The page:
- October 28, 2020
- Posted by: Vishnu Krishna
- Category: Global growth
It would be almost cliched to say that the Covid-19 induced global lockdown has shaken up the global job market. Millions around the world, across industries and geographies have lost their employment due to an uncertain short-term future. While most of us agree that global economy will bounce back but no one is sure by when. This has led to a turmoil in the job market and global unemployment, which stood at 5.4% in 2019, has peaked. International Labour Organisation (ILO) forecasts that unemployment will rise by about 2.5 million in 2020.
The question, therefore arises, is when the global economy gets back on track would would be the skill sets needed by the employers. Would they be the same as they are today or they are expected to change as a reflection of the new demands of production, sales and service driven platforms. My belief is that when we are out of the current pandemic, the job market would have changed quite in a significant way. Although I admit the change would be not uniform across all economies, rather certain skill sets might be more in vogue in particular geographies while in other markets different skills could be in demand. I definitely do not think that in 4-5 years from now (yes, that’s the time it would take for us to reach 2017-18 GDP levels, in my opinion) that the same educational qualifications and job skills would fit the bill as they did prior to lockdown.
So, what are those skills sets that would shape the job seeking generation’s future in India going forward. Actually, the answer partially lies in the trends that have been observed in recent times prior to lockdown. The past two years have seen a clear acceleration in the adoption of new technologies among the companies across a range of industries. Cloud computing, big data and e-commerce remain high priorities. However, there has also been a significant rise in interest in encryption, reflecting the new vulnerabilities of our digital age, and a significant increase in the number of firms expecting to adopt non-humanoid robots and artificial intelligence (AI), with both technologies slowly becoming a mainstay of work across industries.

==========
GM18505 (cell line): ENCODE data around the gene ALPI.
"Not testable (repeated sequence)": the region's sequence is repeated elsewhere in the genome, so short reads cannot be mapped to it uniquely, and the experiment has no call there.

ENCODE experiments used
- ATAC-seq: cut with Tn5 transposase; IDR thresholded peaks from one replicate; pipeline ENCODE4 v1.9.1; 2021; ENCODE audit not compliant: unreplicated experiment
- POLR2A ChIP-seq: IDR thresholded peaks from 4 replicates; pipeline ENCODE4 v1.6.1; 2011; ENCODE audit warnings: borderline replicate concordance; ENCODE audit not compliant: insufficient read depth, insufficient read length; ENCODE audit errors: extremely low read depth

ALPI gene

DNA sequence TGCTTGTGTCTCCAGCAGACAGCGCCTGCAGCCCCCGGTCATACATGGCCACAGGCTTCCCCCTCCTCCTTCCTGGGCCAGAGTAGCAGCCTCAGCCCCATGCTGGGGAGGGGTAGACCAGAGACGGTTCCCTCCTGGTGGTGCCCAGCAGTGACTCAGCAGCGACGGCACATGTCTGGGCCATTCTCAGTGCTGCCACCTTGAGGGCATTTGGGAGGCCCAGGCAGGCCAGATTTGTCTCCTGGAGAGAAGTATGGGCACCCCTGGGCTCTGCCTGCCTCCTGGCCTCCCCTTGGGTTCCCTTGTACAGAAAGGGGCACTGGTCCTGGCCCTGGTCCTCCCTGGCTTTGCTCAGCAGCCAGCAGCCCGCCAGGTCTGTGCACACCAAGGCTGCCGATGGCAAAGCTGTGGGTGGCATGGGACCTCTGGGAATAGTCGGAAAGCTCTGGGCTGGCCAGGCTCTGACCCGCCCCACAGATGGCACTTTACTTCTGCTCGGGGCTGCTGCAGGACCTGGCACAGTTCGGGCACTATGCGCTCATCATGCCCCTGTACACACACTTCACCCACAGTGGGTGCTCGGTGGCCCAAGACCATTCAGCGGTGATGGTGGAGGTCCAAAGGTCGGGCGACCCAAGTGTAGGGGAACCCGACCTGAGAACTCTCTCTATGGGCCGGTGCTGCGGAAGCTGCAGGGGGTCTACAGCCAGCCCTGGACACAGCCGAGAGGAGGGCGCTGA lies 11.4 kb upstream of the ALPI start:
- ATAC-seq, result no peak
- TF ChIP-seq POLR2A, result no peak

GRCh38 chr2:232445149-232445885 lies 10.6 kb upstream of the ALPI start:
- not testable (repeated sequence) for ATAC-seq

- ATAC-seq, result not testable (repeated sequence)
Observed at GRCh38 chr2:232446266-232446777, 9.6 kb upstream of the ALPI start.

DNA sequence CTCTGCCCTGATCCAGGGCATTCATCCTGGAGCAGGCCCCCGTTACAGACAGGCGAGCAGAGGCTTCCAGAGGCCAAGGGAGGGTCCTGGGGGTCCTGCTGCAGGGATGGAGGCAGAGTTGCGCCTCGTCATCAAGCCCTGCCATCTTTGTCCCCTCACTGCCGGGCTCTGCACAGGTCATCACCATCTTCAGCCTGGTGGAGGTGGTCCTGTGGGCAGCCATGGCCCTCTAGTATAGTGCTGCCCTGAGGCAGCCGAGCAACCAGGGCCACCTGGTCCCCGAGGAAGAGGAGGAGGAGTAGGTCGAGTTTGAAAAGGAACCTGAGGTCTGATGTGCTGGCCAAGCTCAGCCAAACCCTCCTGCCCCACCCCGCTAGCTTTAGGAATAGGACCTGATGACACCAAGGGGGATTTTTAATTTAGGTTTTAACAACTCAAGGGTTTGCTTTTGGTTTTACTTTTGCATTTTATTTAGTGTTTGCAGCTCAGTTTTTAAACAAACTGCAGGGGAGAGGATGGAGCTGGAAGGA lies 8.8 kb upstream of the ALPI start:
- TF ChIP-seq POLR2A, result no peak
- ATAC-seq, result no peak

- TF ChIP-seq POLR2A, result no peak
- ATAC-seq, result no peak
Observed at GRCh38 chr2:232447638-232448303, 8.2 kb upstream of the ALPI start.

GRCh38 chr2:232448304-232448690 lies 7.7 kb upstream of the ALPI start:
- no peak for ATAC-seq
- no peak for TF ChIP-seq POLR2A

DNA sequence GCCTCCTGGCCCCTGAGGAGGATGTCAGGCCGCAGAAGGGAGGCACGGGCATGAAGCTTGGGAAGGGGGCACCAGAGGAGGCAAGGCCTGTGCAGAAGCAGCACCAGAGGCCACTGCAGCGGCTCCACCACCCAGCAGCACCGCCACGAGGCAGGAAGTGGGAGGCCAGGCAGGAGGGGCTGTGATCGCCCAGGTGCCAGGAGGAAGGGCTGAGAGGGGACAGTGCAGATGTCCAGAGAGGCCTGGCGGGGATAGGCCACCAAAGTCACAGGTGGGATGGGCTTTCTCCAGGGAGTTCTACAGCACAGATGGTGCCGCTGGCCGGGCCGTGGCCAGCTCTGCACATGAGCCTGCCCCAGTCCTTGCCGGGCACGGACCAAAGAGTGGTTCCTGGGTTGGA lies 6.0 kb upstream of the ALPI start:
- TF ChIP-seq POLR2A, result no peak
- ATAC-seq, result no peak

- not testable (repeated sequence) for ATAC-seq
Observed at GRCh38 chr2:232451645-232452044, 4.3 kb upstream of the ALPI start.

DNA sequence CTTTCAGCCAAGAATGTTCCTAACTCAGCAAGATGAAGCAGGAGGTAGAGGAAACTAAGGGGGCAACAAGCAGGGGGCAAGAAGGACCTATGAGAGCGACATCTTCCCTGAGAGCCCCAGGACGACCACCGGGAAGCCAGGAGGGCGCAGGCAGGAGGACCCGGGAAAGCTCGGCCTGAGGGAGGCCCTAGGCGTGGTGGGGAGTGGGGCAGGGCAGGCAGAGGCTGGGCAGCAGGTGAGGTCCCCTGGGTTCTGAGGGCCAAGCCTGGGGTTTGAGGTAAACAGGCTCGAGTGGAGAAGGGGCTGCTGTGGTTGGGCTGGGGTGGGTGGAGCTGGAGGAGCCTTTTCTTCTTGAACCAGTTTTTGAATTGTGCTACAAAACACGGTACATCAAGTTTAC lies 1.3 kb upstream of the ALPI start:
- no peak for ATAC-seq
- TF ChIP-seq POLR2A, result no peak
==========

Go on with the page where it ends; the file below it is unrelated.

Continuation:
These patterns of technological adoption vary according to industry. Artificial Intelligence will find the most broad adaptation among the Digital Information and Communications, Financial Services, Healthcare, and Transportation industries. Big Data, the Internet of Things (IOT) and Non-Humanoid Robotics will find adoption in Mining and Metals, while the Government and the Public Sector industry shows a distinctive focus on encryption.
These new technologies are set to drive future growth across industries, as well as to increase the demand for new job roles and skill sets. Such positive effects may be counter-balanced by workforce disruptions. A substantial amount of literature has indicated that technological adoption will impact workers’ jobs by displacing some tasks performed by humans into the realm of work performed by machines. The extent of disruption will vary depending on a worker’s occupation and skill set.